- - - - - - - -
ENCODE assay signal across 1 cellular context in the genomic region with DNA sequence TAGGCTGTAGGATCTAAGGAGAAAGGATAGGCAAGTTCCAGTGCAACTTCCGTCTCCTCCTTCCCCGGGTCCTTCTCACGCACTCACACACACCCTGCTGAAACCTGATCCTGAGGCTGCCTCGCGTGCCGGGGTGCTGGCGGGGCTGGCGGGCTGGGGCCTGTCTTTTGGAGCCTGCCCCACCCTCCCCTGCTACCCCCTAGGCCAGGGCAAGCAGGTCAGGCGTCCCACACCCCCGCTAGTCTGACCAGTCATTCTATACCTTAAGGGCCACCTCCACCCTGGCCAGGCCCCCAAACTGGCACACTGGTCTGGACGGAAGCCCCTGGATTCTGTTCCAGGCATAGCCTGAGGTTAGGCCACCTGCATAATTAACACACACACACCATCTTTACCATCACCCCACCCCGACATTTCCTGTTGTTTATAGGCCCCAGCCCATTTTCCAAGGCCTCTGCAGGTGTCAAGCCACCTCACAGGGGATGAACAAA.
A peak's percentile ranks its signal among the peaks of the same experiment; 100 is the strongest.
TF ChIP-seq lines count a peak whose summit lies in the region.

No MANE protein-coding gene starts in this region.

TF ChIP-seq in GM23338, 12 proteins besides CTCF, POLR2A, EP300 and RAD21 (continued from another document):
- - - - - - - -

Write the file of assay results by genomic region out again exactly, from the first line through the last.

ENCODE assay signal across 1 cellular context in the genomic region with DNA sequence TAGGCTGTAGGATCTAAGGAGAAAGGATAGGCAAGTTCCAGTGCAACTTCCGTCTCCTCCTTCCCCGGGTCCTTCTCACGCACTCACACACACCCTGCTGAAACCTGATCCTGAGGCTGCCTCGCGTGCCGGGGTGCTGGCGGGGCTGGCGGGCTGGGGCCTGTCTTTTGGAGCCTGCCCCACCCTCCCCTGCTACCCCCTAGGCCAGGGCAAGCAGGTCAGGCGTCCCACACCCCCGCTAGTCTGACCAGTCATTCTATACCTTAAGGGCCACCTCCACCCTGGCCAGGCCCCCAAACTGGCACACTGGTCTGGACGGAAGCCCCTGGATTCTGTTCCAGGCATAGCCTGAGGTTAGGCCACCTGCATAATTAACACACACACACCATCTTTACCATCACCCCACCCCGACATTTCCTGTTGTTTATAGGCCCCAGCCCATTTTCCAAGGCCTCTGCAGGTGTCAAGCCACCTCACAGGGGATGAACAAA.
A peak's percentile ranks its signal among the peaks of the same experiment; 100 is the strongest.
TF ChIP-seq lines count a peak whose summit lies in the region.

No MANE protein-coding gene starts in this region.

TF ChIP-seq in GM23338, 12 proteins besides CTCF, POLR2A, EP300 and RAD21 (continued from another document):